I too use Instant Ocean. I like the Red Sea mix slightly better but have switched back to IO (for several years now) because of cost. I have not tried the Tropic Marin that Nancy has mentioned liking and is a favorite in Europe.

Mazda RX7, Mercedes SLK230 :wink:
 

maplichen

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#12
Ok, I guess instant ocean isn't that bad after all. Thanks so much for the help. I was leaning toward seachem but I'll think about it now.
 

Thales

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#13
SabrinaR;172785 said:
I use a combo of natural sea water and Seachem Reef salt. I read a review (that wasnt published) and emailed the phd that did the study. Basically he said that instant ocean was so poor that he would NEVER use it again (and he was VERY clear about it) From his research (cant find it right now) seachem reef had some of the better results but I have also heard great things about hW Marinemix Plus BioElements (though it was a long time ago and formulas change so who knows) Unfortunately unless you get your water straight from where they live it will always be second best.
That sounds like the S-15 study, or Shimek's urchin study. Both had SERIOUS problems and are widely thought of as essentially useless. If its a different study, please let me know about it.

Most salts are just fine, and generally the people who recommend expensive salts seem to do it to justify spending the money. :biggrin2:

I like IO and RC, cheap, readily available and generally not tweaked that often by the companies. I also like the ESV salt and Tropic Marin, but cant see a reason to justify the expense besides 'I like it for some reason' :biggrin2:

At work we currently use IO, but are switching to our own formula. At home I use RC - IO with a little more Mg and Ca.

It looks to me like most people have problems with salts when they change brands or start experimenting because they read somewhere that someone said it made their animals 'look better', so my advice is find something you know you can get and stick with it.
 

esquid

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#14
SabrinaR;172785 said:
I read a review (that wasnt published)
Was this an actual experiment that had compared salt mixes or just observations on a single type of salt? Generally, it is not a good idea to work off unpublished information as it has not been peer reviewed.
 

SabrinaR

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#15
It was an actual experiment. I asked him why it wasnt published and he said because key members of the research group had gone different ways and information was never brought back together. I am looking for the info that I read trying to fined the link.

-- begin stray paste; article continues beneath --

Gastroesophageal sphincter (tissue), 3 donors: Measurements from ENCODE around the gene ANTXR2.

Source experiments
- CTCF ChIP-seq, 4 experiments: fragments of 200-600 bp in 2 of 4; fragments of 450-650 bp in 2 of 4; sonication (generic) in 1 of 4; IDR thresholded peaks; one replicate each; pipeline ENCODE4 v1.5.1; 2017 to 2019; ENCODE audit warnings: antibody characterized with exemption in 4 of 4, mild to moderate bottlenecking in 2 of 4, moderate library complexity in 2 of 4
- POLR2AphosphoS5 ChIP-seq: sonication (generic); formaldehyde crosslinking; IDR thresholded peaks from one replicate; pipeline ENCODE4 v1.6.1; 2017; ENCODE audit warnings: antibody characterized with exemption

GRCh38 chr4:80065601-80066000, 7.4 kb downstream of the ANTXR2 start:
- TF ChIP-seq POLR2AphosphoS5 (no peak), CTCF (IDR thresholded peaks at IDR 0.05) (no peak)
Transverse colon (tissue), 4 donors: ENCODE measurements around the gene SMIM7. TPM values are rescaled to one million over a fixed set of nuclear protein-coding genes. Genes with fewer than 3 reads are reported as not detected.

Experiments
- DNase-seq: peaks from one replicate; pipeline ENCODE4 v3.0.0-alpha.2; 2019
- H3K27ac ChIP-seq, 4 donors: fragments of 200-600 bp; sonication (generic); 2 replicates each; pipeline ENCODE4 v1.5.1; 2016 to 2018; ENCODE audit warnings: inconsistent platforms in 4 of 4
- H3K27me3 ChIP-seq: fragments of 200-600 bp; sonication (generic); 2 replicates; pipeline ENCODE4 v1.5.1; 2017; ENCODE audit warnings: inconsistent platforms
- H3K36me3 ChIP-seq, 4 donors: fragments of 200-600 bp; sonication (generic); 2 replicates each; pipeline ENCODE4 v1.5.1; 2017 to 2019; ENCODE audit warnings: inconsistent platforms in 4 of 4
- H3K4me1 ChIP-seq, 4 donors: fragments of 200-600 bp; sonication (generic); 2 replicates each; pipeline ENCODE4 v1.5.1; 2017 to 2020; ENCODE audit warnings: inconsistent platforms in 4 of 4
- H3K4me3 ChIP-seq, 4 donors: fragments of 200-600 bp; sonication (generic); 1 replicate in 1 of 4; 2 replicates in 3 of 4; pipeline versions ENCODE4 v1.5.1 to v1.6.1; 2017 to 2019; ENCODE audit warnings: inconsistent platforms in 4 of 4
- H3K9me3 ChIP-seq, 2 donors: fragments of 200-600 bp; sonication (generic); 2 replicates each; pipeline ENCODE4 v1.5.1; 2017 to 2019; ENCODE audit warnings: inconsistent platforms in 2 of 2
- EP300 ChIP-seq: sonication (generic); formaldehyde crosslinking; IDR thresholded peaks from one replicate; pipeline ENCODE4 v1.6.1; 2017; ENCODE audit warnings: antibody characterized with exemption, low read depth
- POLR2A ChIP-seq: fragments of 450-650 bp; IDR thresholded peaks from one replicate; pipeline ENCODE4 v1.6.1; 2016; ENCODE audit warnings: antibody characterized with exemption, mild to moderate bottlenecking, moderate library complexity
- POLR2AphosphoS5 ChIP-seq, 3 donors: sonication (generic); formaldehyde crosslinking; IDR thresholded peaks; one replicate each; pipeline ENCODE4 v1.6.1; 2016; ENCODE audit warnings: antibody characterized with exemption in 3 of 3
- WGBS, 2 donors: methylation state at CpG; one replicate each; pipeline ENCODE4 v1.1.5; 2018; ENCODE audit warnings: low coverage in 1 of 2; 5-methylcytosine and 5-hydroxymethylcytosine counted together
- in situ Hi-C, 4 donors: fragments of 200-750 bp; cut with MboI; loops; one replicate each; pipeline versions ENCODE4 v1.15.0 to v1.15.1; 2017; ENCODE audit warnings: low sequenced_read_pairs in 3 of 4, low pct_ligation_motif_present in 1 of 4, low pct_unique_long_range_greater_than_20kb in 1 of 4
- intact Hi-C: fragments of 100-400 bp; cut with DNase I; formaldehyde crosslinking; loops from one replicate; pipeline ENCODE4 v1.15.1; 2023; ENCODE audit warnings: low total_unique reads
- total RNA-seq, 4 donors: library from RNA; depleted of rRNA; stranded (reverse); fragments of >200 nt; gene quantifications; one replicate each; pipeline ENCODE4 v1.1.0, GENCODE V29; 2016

esquid

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#16
With all the forms of technology available today I can't imagine how the "information was never brought back together" if the data collected was worth publishing. The scientists I work with regularly collaborate and publish with people located all over the world.
 

Lmecher

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#17
Hmmm...interesting thread. For the record, I use Seachem reef salt. I switched from Oceanic because I couldn't keep my PH up. I have been happy with it.
 

SabrinaR

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#18
Lmecher;172983 said:
Hmmm...interesting thread. For the record, I use Seachem reef salt. I switched from Oceanic because I couldn't keep my PH up. I have been happy with it.
This was my problem as well. The ph would stay around 7.8 and wouldnt get any higher. I was dosing almost everyday and decided to make a change.
 

SabrinaR

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#19
esquid;172982 said:
With all the forms of technology available today I can't imagine how the "information was never brought back together" if the data collected was worth publishing. The scientists I work with regularly collaborate and publish with people located all over the world.
I dont believe it was a problem getting the info so much as getting people to give him the other information. I am still looking for the post. I unfortunately no longer have the email but I will find the study.
 

SabrinaR

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#20
Here is part two of where he was begining to publish is findings.

http://reefkeeping.com/issues/2006-09/eb/index.php

There was no third part that I could find though there was a thread conversation on one of the forums regarding the talk he gave on this point.

I contacted Eric via email to ask what his finding were and to ask which salt he found worked best. While he stated (and I agree) that it is a complex matter of which salt works best the over all opinion after using Instant Ocean in the study, he found it to a very bad salt with very bad and surprising (his words) results.

I will be the first to admit that I dont know much about the different salts. I know what works for me and what doesnt. Instant ocean didnt work so I went looking for something that would.